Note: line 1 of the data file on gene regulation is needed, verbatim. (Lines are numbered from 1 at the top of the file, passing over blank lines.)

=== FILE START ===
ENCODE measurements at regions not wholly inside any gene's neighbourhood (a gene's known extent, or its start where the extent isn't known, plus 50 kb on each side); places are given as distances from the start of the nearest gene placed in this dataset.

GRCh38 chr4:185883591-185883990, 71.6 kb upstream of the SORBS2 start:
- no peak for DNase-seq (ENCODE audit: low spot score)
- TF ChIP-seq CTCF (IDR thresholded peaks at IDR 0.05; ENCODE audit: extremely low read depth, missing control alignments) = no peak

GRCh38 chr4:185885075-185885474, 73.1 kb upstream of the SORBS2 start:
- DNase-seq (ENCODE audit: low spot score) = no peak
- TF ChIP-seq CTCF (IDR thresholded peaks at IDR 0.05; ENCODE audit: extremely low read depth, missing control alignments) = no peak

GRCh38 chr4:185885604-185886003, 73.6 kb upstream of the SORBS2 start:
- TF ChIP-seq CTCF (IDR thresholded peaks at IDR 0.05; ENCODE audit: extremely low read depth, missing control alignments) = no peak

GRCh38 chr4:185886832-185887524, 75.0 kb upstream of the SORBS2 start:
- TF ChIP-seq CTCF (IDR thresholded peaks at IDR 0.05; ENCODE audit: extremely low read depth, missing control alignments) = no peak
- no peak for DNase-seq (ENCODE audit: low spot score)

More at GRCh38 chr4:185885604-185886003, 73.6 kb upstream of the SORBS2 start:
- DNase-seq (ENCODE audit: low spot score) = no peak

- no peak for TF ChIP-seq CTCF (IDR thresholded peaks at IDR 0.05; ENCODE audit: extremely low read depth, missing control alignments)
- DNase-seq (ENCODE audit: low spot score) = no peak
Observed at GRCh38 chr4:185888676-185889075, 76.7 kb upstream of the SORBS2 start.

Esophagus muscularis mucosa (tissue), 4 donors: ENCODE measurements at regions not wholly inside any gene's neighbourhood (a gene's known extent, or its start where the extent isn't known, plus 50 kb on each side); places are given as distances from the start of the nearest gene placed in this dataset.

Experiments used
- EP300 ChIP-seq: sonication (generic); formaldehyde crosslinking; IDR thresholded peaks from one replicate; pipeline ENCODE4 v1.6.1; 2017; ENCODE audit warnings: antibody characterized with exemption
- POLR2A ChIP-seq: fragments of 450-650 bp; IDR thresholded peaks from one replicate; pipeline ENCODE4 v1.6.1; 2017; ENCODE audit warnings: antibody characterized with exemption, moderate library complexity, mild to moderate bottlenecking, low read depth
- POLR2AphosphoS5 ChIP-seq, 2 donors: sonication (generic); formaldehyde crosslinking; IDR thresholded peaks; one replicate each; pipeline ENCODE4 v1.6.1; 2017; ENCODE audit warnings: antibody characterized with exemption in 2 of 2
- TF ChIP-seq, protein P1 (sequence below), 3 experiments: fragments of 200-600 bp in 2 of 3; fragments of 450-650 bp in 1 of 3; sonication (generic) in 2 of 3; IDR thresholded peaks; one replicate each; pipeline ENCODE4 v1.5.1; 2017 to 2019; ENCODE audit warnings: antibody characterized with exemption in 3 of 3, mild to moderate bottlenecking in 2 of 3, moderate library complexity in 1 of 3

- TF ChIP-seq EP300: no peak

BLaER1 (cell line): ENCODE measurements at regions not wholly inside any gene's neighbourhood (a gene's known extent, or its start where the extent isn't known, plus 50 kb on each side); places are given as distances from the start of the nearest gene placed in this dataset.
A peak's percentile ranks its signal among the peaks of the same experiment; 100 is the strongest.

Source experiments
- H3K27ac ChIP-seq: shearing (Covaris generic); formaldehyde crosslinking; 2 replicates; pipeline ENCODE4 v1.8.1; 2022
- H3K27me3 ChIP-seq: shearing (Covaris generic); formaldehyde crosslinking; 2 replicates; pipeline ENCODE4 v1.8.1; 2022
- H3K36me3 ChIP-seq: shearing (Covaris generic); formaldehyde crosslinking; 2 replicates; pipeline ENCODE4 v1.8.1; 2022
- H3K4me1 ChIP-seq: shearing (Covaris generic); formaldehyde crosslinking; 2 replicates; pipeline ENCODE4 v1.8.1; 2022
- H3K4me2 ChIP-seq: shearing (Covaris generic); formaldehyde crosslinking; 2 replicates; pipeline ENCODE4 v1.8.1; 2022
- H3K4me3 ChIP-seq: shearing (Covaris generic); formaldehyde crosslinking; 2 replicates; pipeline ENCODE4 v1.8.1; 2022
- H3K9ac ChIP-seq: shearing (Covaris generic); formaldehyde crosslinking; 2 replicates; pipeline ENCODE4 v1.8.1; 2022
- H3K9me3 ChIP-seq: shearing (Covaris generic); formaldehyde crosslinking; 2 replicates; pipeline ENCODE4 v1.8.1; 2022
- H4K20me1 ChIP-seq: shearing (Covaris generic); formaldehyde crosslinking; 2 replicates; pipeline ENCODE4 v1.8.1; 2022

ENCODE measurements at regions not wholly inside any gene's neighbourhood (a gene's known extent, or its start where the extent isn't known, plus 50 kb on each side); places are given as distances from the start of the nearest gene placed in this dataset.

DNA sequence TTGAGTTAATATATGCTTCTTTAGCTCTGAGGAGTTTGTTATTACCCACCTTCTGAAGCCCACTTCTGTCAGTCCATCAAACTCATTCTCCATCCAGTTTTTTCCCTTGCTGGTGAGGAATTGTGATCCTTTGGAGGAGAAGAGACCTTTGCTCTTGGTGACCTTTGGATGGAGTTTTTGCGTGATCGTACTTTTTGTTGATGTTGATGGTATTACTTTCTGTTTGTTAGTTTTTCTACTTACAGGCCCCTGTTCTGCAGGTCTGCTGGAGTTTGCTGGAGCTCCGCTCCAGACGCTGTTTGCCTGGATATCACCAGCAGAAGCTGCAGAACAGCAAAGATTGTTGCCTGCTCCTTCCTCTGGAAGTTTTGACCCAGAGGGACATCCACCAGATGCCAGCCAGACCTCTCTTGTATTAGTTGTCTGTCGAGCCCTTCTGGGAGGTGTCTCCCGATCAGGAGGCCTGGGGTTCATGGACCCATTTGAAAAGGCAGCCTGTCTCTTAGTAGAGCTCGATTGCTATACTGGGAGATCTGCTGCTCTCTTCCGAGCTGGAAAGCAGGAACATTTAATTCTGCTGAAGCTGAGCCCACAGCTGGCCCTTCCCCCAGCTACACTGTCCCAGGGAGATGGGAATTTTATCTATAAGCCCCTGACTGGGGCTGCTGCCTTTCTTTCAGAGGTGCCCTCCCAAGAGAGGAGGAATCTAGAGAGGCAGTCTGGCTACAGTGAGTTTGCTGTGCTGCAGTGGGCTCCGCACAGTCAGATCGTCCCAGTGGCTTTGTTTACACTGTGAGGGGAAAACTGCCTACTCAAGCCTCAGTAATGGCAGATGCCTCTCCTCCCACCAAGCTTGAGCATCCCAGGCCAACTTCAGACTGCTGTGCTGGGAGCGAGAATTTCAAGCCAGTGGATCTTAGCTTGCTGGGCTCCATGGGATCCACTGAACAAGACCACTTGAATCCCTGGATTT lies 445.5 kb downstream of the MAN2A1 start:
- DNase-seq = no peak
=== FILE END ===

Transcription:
ENCODE measurements at regions not wholly inside any gene's neighbourhood (a gene's known extent, or its start where the extent isn't known, plus 50 kb on each side); places are given as distances from the start of the nearest gene placed in this dataset.